Monday, January 30, 2012

Movie Review: The Grey

The Grey is a standard action movie. There is a tough, older hero leader, a band of brothers, a problem, savage villains that somewhat mirror but are unlike the good guys, and a journey. It's also a great guy movie. This film smells of man. The frozen, isolated mountain setting, the battle with wolves, campfires, beards, sharp sticks, storytelling and swearing. These guys don't run from the wolves when someone is attacked, they run towards the wolves. The movie really pushes that vibe of positive brotherhood, yet it also reveals the background of how men fit into America today across generations. What do these men have to live for is steady issue, and their stories are rather illuminating on modern men. I found that far more interesting than the beautiful setting or action sequences.




Let's start with the characters and how they fit in. Ottway is the white, boomer Alpha. He is the rough, outdoorsman leader type. Tall, dark and powerful, yet with a reflective soul that seeks more. He has knowledge that the others do not due to his age & experience. He is our main protagonist. Spread throughout his pack of men, similar to the wolves, are the different types of men in America. There is the Gen X tough guy Diaz, who is portrayed as a Hispanic (named John), and is the ex-con, no woman in his life, hard working but nothing to live for back there Gen Xer. He is the Gen X nomad. He challenges Ottway in the completely set up Alpha face off and is put down in his place. The Boomer Alpha still rules. There is the Gen X white guy (Talget) portrayed by former heart throb Mulroney. He's handsome under the glasses and hat, but he also has an ex, who rarely ever agrees with him and loves his daughter. He's the Gen X divorced guy everyone knows one of who has a witch of an ex-wife. As we slide down the generations, there are the two Millenials and a black character. Burke, the black guy, has few lines, no stories, little impact and dies from the harsh conditions. We only know details of him from the sensitive Millenial or when Ottway goes through his photos. There are plenty of black writers who would say this is mirrors how society & black men intersect ***. The Millenials (actually played by Gen X actors) are the Hispanic Hernandez who has the family yet still plays his packed handheld video game, the Jolly Joker, player prole Flannery who has multiple women on the sly, and the sensitive, sharp Pete Hendrick. When Diaz does no want to go on, Hendrick implores him to keep it up with that Millenial can do optimism. Hendrick is willing to take the leap for the trees and knows the stories of the other guys. He is a family man as well. These are the men you see every single day. We see their types all around us and in our families.



What happens to them? They get picked off one by one. The wolves get to them, one the mountain takes, and in Burke, the condition of living is too much. The Gen Xer's do not have the fight nor qualities to assume leadership. One is a criminal fringe nomad, while the other is your standard American chump who got divorced and lost his kid in it. They b*tch about their lot and always want more but do not earn it. The Millenials have the man-child scenario as exemplified by the jokester player and the video game player. Their shining light is the Hendrick character who shows flashes of becoming the man Ottway is and fails to be at all times. Hendrick has faith, smarts and courage. It is for naught, as he is killed just inches from the water's surface in a sad twist of fate. Ottway is the last man standing. A man connected to the tougher past (B&W photos of his dad in uniform) raised with the rod & love. His wife, his true love, dies. See, guys? Even when you find that special woman who won't divorce you and take the kid, who actually inspires you, she can be taken like that? He calls to help angrily to God, but no answer is sent. What does he have as he faces that big bad wolf in the den? What meaning does his life have at the end? What does the American man have? Is it just to fight that big bad wolf of hardship and suffering head on? Fighting on your feet for something, when life has given you nothing, is the mark of being a man.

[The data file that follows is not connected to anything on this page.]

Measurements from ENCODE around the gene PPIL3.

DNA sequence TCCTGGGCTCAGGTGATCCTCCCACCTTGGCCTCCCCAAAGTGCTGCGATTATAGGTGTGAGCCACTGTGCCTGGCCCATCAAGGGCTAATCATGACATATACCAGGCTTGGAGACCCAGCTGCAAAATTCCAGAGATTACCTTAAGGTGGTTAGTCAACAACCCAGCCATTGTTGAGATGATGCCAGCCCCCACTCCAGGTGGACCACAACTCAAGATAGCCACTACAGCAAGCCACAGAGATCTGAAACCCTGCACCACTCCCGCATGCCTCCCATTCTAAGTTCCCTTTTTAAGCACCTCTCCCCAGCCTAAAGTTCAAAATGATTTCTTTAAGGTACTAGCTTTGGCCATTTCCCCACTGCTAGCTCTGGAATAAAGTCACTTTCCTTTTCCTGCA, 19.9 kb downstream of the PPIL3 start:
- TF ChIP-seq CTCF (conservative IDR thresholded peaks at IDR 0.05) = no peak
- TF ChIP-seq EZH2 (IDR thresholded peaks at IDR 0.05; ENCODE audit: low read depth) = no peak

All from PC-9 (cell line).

The idea of the fight is something Ottway learns at a young age from his father. Ottway learns the 4 lines from his father's poem; the only poem he had framed; his father's very own work. Passed on from one generation to the next. I didn't like the idea of it dying in the snow. Having read up on hero mythology & construction, I really expected either the Diaz or Hendrick character to learn from Ottway and survive even if Ottway died in a climactic battle with the alpha wolf. It seemed tailor made for "the younger aspiring hero learns from the older hero who sacrifices himself or leaves the stage for the younger hero to grow and complete the quest". Hollywood is in a bit of a pessimistic mood right now with confused good & evil plots (any war film), apocalypse or disaster movies that are not averted (Knowing, 2012), and hero deaths that are sacrifices or have no obvious payout. The final trio had me thinking one would survive because of Ottway's sacrifice. The battle he would fight at the end would allow for the other to live. It just seemed to make sense with the whole beacon emitting watch being passed from one guy to the next. Hollywood sent a bleak message with this movie. Maybe that was the intent to tap into our down, pessimistic times. "The Grey" made me think, and it is always a pleasure to see a movie that makes one think.



*** Anyone who wants to point out how our POTUS is black can ask him who was he surrounded by when he was a child? Who raised him? genetically, he is half black. In reality, he was an opportunistic, lonely & ambitious white kid culturally who had a cloak to wear and manipulate others with for his gain.

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